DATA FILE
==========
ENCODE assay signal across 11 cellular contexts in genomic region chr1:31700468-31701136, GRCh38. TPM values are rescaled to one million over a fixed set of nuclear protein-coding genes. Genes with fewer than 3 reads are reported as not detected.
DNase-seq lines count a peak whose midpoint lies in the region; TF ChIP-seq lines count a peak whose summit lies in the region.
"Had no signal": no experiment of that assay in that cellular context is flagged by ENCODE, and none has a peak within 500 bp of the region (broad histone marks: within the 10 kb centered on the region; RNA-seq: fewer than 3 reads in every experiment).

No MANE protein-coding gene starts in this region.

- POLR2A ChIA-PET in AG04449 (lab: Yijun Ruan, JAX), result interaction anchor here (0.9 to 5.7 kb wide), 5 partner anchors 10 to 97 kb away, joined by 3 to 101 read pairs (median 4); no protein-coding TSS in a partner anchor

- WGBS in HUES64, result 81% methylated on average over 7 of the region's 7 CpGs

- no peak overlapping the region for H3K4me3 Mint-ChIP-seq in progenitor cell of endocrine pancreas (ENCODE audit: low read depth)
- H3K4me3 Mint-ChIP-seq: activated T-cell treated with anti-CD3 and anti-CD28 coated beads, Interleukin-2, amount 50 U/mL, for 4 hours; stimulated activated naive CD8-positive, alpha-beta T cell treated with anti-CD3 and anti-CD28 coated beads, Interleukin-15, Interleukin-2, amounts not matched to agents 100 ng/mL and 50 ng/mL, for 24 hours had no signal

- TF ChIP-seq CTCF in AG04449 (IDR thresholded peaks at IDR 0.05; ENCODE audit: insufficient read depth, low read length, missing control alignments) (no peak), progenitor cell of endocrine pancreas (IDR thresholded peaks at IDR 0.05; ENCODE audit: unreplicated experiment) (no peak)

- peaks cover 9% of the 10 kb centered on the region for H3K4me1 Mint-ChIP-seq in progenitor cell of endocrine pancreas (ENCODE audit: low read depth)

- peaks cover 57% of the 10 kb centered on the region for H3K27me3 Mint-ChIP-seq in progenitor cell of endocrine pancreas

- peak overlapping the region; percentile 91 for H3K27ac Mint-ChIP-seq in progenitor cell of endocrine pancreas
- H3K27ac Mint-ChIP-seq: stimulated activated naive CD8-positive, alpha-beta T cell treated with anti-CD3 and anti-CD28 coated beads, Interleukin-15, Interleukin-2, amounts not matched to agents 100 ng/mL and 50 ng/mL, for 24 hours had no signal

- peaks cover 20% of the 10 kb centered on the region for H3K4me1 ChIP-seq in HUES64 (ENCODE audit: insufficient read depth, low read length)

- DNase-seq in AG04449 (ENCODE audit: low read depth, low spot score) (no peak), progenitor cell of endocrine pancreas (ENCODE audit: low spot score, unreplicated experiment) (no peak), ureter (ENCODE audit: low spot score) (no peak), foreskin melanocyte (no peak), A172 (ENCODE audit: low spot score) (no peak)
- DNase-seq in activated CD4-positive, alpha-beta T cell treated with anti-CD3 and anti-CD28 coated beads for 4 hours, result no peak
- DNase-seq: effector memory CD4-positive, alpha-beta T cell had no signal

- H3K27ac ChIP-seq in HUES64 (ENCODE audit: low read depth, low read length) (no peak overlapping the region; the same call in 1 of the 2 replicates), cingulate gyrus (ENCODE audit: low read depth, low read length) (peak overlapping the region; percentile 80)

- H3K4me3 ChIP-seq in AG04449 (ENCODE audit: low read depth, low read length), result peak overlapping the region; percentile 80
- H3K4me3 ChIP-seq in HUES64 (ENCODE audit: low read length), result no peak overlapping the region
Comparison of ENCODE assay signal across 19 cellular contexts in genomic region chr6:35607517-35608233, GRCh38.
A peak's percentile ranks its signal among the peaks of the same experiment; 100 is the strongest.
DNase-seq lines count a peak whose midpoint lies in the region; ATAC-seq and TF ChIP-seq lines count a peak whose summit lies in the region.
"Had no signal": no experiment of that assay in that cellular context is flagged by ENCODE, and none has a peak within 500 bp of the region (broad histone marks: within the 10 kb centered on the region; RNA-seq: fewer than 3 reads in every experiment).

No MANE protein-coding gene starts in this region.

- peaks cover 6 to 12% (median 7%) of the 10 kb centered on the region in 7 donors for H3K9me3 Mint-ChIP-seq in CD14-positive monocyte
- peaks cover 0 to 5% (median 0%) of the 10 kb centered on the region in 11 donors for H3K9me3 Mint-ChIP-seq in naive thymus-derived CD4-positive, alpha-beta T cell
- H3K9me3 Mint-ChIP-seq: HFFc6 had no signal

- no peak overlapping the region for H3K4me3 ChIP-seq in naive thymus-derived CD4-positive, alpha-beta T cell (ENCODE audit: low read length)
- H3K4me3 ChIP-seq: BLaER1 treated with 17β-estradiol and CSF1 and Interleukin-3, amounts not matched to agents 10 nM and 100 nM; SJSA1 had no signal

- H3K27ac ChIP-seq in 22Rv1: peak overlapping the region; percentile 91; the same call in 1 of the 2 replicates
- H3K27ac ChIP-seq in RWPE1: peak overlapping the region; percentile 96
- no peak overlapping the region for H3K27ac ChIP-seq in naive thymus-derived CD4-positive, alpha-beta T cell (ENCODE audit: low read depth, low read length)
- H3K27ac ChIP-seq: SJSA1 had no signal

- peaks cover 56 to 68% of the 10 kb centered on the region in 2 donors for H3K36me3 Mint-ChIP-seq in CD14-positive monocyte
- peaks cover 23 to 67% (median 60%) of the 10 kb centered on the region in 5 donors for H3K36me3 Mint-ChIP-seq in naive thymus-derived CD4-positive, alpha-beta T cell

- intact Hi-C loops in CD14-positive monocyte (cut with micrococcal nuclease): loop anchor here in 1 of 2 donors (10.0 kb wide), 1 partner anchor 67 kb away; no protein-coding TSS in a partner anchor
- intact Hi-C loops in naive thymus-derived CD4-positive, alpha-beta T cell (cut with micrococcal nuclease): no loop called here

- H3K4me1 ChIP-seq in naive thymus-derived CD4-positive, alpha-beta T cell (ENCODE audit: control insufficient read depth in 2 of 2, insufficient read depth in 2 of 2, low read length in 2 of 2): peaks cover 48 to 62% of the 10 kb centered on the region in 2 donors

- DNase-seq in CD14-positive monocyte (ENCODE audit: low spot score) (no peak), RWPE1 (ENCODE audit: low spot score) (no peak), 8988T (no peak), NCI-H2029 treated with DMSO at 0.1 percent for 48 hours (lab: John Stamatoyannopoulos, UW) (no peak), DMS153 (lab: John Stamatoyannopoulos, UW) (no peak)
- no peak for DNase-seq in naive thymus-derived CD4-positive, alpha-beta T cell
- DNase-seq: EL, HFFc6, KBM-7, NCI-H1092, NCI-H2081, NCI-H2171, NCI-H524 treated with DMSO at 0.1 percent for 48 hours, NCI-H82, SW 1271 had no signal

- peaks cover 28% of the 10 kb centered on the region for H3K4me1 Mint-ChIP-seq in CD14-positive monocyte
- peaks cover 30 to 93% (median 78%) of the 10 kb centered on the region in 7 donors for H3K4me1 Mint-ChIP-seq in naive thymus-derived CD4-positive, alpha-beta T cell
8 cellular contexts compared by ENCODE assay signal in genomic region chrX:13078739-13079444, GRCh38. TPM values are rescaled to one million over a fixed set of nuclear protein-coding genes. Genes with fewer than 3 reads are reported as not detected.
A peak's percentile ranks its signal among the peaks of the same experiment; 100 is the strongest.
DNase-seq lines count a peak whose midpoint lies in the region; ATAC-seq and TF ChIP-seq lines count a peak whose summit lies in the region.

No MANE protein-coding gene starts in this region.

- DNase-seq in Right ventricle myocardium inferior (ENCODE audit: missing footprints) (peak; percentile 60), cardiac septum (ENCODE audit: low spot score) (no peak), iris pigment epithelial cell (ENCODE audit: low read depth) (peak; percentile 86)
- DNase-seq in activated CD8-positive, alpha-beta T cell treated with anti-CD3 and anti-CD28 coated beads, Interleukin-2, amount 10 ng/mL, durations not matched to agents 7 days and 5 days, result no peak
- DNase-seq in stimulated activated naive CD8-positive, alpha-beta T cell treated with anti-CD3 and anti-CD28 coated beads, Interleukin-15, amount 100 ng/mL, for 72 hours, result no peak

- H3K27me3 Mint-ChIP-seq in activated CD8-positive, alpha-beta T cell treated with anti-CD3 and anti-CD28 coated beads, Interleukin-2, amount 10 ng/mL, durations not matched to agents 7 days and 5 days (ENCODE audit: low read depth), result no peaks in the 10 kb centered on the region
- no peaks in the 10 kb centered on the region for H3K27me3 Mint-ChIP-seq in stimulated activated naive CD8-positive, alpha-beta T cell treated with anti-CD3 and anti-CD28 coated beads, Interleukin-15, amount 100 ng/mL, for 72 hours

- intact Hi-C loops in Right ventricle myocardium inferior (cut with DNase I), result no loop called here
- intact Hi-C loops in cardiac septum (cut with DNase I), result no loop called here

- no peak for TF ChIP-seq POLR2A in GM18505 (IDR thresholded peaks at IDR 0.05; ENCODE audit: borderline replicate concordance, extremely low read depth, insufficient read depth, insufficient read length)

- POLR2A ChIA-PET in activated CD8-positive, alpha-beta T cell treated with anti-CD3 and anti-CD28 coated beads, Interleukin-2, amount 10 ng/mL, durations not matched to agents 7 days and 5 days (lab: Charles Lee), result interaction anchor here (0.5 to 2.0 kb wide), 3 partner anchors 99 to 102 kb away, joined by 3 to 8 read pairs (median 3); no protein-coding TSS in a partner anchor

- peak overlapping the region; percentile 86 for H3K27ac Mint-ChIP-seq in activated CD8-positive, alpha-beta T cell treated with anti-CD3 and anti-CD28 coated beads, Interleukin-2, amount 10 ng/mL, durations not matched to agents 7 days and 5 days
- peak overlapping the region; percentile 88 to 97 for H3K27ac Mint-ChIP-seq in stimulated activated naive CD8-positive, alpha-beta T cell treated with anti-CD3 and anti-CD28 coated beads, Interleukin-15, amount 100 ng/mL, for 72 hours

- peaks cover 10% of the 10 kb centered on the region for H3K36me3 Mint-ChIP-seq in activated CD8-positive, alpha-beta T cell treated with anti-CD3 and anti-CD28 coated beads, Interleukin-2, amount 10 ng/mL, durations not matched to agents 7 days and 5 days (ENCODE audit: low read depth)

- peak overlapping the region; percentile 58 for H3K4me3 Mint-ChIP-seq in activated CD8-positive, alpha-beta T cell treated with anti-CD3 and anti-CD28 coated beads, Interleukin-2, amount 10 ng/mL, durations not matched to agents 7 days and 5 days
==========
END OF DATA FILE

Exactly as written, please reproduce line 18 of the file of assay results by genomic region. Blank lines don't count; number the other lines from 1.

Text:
- H3K27ac ChIP-seq in HUES64 (ENCODE audit: low read depth, low read length) (no peak overlapping the region; the same call in 1 of the 2 replicates), cingulate gyrus (ENCODE audit: low read depth, low read length) (peak overlapping the region; percentile 80)